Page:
Fuller House and a New Age of Family Friendly Television (Or Is It?)
By Michelle S. Lazurek, Contributing Writer
Like so many thirty something’s who grew up sitting in front of their televisions, waiting to watch Michelle put up her toddler hand and exclaim, “you got it dude,” Stephanie to declare “How rude!” or Jessie after kissing Becky respond “Have mercy,” have been counting down the days until Netflix premiered their new spinoff of FULL HOUSE aptly titled FULLER HOUSE on February 26th. I cleared my afternoon schedule, got my snacks ready and invited my ten-year-old daughter and eleven year old son to watch it with me, excited to share the same experience of watching wholesome family programs I had when I was a child. As someone who grew up watching TGIF, ABC’s Friday night block of family friendly shows, this has been a section of television that has been sorely lacking over the past decade. Just as I thought the days of squeaky-clean comedy were over, FULLER HOUSE appeared on the scene, in the hopes to restore that once long forgotten age.
Or so I thought.
From the first episode to the last, FULLER HOUSE encases every cheesy catch phrase we remember from FULL HOUSE in a highly inappropriate and all too familiar package. Candace Cameron Bure reprises her role as DJ Fuller, taking on the role Dad once had of a widow struggling to care for her three children, while enlisting the help of middle sister Stephanie, played by Jodie Sweeten and annoying neighbor Kimmy Gibbler, played by Andrea Barber. Bob Saget, John Stamos and Dave Coulier have guest starring roles, allowing the show’s plot to focus on the kids, with the dads taking a backseat.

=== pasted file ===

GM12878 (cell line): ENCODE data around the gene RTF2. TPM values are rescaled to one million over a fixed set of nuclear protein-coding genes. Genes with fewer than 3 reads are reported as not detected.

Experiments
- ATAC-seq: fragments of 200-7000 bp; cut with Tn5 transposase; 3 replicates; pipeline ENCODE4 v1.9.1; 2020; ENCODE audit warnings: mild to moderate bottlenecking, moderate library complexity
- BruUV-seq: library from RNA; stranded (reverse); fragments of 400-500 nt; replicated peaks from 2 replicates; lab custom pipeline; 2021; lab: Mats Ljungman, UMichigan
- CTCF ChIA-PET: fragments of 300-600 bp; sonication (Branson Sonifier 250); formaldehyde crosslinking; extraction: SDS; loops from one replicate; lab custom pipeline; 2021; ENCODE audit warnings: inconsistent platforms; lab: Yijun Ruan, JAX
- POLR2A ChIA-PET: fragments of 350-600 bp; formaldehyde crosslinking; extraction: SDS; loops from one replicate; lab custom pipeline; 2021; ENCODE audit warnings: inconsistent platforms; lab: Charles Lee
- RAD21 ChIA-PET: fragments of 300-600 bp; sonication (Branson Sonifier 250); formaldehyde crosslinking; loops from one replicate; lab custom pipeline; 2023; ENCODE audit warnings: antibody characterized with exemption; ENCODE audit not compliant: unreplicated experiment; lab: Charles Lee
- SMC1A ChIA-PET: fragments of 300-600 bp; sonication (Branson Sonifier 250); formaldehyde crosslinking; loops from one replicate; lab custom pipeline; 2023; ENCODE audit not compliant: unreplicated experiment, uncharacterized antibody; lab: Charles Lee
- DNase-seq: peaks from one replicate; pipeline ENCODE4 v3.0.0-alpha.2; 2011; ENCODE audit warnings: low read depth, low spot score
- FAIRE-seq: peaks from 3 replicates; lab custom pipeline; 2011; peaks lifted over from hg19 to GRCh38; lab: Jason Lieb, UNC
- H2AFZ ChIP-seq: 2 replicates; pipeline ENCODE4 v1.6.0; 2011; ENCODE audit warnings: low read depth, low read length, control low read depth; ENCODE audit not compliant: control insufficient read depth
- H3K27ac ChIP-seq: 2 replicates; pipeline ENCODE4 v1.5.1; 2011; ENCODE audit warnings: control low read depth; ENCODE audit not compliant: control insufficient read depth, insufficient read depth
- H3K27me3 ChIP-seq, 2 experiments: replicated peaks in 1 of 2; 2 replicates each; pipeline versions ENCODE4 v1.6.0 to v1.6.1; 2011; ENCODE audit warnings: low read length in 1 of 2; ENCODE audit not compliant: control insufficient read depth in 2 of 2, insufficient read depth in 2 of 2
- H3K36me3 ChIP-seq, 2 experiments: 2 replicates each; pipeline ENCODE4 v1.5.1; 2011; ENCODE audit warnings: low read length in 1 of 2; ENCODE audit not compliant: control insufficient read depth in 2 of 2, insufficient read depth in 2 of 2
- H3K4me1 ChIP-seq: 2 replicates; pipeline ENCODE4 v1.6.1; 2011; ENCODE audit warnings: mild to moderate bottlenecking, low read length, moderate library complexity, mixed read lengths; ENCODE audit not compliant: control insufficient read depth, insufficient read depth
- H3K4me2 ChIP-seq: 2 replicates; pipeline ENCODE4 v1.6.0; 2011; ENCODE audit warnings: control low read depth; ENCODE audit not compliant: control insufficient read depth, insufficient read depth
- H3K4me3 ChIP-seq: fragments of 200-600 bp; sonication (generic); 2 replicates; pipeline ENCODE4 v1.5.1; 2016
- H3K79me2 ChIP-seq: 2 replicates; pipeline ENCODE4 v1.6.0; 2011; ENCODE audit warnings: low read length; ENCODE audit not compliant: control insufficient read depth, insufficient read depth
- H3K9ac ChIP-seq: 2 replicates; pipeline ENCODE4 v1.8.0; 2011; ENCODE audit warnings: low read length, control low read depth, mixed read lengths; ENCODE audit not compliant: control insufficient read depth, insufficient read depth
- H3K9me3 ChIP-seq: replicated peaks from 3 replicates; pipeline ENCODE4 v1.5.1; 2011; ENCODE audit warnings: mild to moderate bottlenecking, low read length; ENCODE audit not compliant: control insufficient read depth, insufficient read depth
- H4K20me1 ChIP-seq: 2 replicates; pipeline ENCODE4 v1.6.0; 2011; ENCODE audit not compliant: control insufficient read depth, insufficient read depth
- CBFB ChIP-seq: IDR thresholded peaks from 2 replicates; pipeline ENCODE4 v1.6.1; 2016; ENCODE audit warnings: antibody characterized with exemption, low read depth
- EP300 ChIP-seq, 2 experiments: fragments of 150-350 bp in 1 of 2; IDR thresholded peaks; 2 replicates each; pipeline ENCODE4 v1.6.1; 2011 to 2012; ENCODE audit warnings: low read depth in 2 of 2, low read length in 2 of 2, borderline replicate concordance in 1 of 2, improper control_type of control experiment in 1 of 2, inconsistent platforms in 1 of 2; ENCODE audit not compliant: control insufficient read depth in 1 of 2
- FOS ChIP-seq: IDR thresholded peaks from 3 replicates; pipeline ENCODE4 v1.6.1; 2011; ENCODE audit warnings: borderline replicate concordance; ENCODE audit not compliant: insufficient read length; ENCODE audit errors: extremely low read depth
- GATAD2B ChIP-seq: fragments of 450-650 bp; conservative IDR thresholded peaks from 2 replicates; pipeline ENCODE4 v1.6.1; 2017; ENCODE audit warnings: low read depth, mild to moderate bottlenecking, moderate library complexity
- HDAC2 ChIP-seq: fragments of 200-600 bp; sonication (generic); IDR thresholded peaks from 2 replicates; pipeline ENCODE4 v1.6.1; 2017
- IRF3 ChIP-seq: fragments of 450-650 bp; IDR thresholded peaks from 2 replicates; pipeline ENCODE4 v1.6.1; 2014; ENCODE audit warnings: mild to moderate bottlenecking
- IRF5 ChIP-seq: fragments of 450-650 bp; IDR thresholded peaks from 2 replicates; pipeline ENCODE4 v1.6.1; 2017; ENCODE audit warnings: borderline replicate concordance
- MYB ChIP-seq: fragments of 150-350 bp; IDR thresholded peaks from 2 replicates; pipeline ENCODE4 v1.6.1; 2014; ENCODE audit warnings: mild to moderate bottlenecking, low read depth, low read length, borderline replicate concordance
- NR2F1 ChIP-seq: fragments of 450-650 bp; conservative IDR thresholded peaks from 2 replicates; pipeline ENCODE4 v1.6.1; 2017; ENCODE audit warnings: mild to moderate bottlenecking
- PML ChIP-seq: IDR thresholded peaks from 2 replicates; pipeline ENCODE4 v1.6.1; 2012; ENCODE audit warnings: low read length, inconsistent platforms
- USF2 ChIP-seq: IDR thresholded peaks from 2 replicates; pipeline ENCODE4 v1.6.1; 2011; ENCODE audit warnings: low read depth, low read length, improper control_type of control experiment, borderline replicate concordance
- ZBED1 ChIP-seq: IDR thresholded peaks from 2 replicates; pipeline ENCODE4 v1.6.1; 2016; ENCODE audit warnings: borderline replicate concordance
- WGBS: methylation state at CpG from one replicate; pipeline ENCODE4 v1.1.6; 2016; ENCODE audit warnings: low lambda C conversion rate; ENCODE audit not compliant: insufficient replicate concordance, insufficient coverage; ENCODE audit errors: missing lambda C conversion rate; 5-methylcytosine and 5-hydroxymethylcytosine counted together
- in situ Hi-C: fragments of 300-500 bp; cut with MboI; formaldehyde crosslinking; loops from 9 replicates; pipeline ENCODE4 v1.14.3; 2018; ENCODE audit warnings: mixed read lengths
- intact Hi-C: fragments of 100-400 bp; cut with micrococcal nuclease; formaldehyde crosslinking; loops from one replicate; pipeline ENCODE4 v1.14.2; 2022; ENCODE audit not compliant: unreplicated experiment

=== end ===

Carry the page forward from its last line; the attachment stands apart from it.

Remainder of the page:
Perhaps the show’s creators, Thomas Miller and Robert Boyett, added some edge for the older fans the show would attract for its nostalgic appeal, but along with that G rating comes adult content that definitely pushes those boundaries. For example, Stephanie takes on the uncle Jessie role, a DJ wanting to pursue a music career as well as the all night partying and alcohol consumption that life invites. During the years of FULL HOUSE, viewers knew Uncle Jessie also led a wild life, until Becky arrives on the scene and changes him into a sensible family man. However, families never worried about Jessie sneaking in the back door, obviously out all night and wanting to sleep off his alcohol- induced stupor. They never had to turn the channel to avoid seeing DJ put on a dress that leaves little to the imagination, or cringe as DJ launches into a two-minute dialogue about hiring the plumber to “fix her pipes.”
I get it. Life has changed, as evidenced by Stephanie’s constant selfie taking, DJ’s shameless plug to watch the View or Kimmy’s jokes about adultery and divorce like its no big deal, but for just a few hours, fans want to plunge themselves into a world with super cute kids, squeaky-clean images and where major dilemmas are solved with a hug, a moral lesson and a piece of pie at the dinner table. Unfortunately, fans of wholesome family viewing may have to wait a little longer.
So, Thomas Miller and Robert Boyett, if you were to ask me if I as an adult would tune in to watch next season’s installment of FULLER HOSUE, I’d quickly put my thumb up and say “you got it dude.” But, if asked if I’ll watch it with my family, I’d shake my finger and say, “you’re in big trouble mister.”
Michelle S. Lazurek is an award winning author, speaker, pastor’s wife, and a mother. She is a member of the Advanced Writers and Speakers Association and writes articles for places such as Gifted For Leadership and Encouragement Cafe. her newest book An Invitation to the Table: Embracing the Gift of Hospitality, explores hospitality as a link to discipleship. Please visit her website at www.michellelazurek.com.
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